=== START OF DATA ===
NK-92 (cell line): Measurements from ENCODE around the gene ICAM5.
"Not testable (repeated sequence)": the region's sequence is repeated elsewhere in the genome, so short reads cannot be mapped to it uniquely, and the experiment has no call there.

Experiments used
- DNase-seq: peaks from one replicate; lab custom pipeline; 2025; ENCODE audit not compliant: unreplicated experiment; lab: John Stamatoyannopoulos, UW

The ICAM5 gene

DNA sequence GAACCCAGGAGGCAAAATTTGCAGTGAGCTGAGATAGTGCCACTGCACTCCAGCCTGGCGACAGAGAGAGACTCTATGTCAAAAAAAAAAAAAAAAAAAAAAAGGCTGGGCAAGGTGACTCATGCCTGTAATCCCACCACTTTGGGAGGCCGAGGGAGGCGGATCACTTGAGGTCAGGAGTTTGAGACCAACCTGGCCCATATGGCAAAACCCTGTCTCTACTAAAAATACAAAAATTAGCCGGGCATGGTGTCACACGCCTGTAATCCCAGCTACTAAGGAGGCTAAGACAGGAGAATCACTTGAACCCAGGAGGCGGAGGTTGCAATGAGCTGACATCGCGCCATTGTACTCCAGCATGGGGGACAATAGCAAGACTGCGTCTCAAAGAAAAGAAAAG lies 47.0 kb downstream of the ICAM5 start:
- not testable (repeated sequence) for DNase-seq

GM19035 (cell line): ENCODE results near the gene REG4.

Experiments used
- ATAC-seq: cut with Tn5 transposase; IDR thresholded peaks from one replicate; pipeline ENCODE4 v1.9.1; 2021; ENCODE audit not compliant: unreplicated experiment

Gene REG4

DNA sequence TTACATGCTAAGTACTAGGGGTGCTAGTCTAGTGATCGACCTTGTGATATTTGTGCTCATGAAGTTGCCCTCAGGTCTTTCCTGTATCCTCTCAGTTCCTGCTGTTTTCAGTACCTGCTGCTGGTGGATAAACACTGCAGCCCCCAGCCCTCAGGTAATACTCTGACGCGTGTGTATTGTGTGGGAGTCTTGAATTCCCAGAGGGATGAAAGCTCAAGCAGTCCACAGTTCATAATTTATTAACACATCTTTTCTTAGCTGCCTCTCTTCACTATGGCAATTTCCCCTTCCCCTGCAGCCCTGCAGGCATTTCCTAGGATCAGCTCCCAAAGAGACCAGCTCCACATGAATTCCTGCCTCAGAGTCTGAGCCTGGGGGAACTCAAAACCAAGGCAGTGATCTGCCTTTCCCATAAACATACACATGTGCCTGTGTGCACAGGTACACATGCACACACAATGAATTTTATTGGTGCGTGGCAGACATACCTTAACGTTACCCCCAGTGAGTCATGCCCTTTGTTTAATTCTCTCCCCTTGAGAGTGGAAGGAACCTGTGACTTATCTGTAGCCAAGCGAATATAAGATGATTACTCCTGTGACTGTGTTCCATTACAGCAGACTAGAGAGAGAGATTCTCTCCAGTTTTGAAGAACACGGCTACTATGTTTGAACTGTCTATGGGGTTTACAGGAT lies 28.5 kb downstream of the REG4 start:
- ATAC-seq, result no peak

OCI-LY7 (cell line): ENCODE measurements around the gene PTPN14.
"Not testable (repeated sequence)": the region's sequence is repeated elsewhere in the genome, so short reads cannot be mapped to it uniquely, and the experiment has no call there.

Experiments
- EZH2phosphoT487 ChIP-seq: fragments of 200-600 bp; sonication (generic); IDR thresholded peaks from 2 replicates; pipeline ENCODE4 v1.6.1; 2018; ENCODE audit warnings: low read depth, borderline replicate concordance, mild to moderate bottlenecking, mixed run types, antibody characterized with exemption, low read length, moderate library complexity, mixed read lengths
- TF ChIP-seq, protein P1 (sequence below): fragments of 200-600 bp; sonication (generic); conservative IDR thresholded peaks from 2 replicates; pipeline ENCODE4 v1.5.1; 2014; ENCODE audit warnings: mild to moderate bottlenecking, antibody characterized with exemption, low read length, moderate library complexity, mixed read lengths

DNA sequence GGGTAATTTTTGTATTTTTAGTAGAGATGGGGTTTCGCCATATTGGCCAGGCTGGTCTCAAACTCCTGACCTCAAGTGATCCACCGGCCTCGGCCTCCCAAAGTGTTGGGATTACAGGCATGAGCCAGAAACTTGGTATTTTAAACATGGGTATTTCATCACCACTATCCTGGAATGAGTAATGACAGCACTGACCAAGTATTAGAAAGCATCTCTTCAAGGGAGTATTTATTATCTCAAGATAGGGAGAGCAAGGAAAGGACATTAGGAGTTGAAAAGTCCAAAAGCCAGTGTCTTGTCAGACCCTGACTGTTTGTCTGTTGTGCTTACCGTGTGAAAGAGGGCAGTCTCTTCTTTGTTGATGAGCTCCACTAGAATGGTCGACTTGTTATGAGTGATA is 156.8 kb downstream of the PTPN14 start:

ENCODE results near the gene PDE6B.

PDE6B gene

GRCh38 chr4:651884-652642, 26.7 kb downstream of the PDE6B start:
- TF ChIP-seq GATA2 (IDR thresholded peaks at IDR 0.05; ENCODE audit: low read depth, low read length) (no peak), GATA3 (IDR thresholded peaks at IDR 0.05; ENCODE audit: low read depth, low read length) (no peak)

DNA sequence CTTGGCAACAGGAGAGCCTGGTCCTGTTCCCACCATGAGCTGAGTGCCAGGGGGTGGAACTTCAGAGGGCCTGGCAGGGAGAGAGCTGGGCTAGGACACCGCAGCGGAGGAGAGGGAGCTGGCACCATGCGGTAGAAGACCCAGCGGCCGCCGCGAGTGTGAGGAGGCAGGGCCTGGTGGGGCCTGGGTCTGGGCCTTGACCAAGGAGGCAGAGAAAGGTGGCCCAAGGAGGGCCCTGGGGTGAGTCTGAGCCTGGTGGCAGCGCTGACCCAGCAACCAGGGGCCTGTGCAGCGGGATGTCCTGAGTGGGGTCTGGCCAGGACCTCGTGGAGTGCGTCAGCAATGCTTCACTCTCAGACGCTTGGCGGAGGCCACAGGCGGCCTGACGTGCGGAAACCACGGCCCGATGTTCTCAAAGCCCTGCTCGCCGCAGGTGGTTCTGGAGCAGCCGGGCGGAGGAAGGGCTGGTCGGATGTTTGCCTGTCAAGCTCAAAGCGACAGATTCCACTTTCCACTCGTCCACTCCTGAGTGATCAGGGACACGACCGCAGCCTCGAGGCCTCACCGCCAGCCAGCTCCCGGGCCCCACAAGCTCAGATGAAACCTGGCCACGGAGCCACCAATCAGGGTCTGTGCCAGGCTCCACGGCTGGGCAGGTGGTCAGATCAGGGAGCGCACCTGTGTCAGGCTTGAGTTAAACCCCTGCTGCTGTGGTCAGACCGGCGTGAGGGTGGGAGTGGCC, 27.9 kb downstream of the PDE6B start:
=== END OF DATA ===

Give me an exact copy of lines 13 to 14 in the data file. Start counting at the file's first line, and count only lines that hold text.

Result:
- ATAC-seq, result no peak

OCI-LY7 (cell line): ENCODE measurements around the gene PTPN14.